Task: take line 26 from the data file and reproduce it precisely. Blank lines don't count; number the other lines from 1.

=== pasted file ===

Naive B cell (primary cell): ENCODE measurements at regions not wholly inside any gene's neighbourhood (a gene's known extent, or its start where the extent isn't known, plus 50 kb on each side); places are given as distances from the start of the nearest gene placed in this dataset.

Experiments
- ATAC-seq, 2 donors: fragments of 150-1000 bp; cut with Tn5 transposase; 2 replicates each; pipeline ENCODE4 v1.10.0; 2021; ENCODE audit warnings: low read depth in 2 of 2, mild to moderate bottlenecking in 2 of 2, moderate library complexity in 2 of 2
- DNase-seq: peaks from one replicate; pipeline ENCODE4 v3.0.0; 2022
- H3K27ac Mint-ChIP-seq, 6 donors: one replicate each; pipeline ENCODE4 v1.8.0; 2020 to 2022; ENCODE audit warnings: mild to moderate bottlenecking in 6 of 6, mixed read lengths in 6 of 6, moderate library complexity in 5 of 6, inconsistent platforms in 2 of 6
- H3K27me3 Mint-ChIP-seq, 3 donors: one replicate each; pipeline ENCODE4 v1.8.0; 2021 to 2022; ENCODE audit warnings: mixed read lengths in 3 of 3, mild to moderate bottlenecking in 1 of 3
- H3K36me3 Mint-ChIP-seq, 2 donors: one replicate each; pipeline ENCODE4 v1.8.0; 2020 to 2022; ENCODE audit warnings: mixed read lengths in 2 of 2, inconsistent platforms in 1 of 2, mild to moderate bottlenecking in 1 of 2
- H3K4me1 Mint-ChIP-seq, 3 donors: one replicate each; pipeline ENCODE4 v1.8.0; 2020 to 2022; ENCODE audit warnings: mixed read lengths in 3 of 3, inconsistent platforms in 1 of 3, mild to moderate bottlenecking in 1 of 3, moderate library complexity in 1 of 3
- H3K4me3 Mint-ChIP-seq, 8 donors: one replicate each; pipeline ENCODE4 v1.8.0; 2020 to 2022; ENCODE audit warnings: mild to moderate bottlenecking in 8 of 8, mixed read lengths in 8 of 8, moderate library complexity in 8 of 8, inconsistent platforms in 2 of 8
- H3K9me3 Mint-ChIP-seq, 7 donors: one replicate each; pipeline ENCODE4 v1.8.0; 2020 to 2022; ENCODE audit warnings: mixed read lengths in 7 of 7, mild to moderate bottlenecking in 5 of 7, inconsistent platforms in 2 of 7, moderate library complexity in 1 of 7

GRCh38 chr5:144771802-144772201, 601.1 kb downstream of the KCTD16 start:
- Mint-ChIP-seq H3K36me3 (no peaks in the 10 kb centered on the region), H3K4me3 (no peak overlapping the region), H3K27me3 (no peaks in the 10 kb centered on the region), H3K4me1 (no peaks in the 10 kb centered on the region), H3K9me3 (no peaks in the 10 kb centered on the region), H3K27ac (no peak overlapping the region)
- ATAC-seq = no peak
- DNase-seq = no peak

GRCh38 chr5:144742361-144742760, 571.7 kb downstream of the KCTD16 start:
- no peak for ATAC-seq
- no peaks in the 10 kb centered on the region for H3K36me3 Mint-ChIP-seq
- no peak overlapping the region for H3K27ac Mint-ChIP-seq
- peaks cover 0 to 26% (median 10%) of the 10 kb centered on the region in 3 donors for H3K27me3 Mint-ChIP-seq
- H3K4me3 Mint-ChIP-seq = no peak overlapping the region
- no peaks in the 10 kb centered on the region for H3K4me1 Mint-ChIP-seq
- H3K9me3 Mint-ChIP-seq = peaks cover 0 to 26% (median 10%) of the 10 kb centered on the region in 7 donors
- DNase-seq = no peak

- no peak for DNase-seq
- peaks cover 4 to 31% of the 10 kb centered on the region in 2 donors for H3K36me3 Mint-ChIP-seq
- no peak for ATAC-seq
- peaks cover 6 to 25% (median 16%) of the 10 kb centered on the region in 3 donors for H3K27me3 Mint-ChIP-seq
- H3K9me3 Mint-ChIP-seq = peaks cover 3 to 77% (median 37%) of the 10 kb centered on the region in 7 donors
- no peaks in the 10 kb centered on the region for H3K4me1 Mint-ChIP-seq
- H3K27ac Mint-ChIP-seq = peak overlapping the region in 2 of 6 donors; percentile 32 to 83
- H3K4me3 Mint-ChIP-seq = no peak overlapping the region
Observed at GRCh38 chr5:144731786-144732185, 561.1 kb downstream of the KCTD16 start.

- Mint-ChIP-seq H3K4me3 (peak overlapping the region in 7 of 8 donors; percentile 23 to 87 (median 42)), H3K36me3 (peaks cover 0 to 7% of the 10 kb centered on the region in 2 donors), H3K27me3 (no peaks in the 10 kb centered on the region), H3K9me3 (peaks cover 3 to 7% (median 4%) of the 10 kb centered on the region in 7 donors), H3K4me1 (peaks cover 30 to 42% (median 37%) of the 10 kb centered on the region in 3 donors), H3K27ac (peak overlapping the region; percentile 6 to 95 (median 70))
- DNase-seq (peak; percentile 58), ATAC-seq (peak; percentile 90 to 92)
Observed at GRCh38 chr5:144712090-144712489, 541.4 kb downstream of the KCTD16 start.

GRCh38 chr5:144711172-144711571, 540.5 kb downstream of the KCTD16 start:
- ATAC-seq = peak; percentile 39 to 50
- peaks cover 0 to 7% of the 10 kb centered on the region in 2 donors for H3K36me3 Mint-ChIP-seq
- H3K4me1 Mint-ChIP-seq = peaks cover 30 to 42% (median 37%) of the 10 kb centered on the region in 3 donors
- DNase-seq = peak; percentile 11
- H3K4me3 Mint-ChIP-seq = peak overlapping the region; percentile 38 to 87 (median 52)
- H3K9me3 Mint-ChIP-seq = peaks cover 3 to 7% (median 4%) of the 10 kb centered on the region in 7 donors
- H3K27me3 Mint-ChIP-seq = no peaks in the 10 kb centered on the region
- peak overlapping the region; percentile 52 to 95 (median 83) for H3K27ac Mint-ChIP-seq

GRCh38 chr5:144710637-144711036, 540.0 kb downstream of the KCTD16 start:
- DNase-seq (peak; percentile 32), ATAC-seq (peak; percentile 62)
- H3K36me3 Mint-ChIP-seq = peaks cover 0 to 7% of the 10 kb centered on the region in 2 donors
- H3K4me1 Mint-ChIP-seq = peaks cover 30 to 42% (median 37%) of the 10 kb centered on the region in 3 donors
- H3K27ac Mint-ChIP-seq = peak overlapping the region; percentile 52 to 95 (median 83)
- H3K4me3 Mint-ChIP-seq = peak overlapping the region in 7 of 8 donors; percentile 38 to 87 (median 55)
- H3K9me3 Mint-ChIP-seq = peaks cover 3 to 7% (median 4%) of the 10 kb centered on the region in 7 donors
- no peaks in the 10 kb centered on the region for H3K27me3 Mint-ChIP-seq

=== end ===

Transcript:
- no peak for ATAC-seq